Questions about example sentences with, and the definition and usage of "Okinawan"

Other questions about "Okinawan"

Q: Okinawan food is a little different from what we usually eat.

In this sentence, why is this“what” needed?
How do I use this?
Please tell me in Japanese and English if possible.
A: The "what" serves the purpose of bridging the comparison between Okinawan food and the kind of food the speaker normally eats. It lets the other person know that they're making a direct comparison between the two types of food.

Without it, the sentence becomes grammatically incorrect and sounds very awkward.
Q: It was the Okinawan traditional house café that I stopped in at for lunch on the way from [Place A] to [Place B]. Does this sound natural?
A: On the way from (Place A) to (Place B), I stopped in the Okinawan traditional house cafè for lunch.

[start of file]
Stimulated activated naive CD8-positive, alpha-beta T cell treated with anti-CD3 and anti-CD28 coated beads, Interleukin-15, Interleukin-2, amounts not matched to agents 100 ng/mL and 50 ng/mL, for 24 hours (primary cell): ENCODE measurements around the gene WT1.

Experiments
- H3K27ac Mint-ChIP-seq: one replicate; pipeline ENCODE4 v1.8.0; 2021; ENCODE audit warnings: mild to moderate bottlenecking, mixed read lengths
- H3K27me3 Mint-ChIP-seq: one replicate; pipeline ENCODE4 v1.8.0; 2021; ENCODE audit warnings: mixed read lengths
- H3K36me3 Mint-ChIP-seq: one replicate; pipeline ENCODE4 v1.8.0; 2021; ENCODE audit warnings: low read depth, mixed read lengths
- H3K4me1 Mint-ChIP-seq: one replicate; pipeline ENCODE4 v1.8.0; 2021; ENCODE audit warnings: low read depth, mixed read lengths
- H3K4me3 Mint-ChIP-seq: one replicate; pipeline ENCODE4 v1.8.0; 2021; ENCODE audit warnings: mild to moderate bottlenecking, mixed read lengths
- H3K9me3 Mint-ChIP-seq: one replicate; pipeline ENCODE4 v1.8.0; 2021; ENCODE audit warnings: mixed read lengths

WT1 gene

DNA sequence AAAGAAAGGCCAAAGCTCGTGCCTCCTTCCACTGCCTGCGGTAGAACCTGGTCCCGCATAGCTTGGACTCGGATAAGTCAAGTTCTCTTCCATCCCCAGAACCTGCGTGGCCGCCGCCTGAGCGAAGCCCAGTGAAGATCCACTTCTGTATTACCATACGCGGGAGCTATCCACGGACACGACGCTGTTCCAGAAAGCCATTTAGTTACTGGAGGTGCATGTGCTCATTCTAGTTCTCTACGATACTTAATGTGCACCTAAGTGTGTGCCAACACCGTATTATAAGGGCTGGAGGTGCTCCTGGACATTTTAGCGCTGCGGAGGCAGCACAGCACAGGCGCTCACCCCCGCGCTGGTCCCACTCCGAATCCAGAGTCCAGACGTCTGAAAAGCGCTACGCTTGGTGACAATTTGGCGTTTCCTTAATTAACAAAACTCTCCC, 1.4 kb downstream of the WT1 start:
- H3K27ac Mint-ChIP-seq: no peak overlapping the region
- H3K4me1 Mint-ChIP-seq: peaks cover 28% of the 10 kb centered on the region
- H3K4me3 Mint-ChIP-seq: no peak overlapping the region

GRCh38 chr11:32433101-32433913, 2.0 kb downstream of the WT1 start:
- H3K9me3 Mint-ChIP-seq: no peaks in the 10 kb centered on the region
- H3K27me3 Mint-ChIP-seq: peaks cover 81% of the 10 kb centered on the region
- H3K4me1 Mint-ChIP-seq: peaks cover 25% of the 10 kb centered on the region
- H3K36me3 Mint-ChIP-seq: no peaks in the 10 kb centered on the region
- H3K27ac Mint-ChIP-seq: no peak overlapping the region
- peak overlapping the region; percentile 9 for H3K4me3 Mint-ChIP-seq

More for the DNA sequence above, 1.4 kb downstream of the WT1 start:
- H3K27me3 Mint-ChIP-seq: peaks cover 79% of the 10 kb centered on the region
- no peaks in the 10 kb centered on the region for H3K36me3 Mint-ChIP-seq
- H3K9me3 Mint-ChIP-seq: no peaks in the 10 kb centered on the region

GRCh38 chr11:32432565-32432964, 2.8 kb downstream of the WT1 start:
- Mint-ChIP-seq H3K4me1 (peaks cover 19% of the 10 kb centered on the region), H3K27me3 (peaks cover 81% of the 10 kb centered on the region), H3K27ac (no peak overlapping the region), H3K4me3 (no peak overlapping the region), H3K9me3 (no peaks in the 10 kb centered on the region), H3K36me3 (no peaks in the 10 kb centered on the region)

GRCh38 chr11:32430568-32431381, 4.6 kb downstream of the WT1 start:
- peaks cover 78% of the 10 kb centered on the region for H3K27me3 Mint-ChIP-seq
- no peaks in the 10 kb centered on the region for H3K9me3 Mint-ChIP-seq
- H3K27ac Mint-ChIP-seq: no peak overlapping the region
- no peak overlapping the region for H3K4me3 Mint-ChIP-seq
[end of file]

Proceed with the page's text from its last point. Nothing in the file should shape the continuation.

Q: A Okinawan old man joke.

He said"I will go to Hawaii"

"Go to Hawaii" mean is "go to afterlife". Does this sound natural?
A: Okay, I'll do the corrections.
Use “a” before words that start with a consonant sound and “an” before words that start with a vowel sound. Other letters can also be pronounced either way. Just remember it is the sound that governs whether you use “a” or “an,” not the actual first letter of the word.

So from 'a okinawan old man' change it to...
An Okinawan old man joked.

Also, the joke is in past tense so it should be joke with a -ed but since joke already has an 'e' just add -d.

He said, "I will go to Hawaii"

"Go to Hawaii" means " to go to the afterlife".
although means and mean is almost mean the same thing but in this sentence it is more appropriate to use 'means'.
Q: I can little speak Okinawan dialects Does this sound natural?
A: I can speak very little Okinawan dialects.

I can speak a little in Okinawan dialect.

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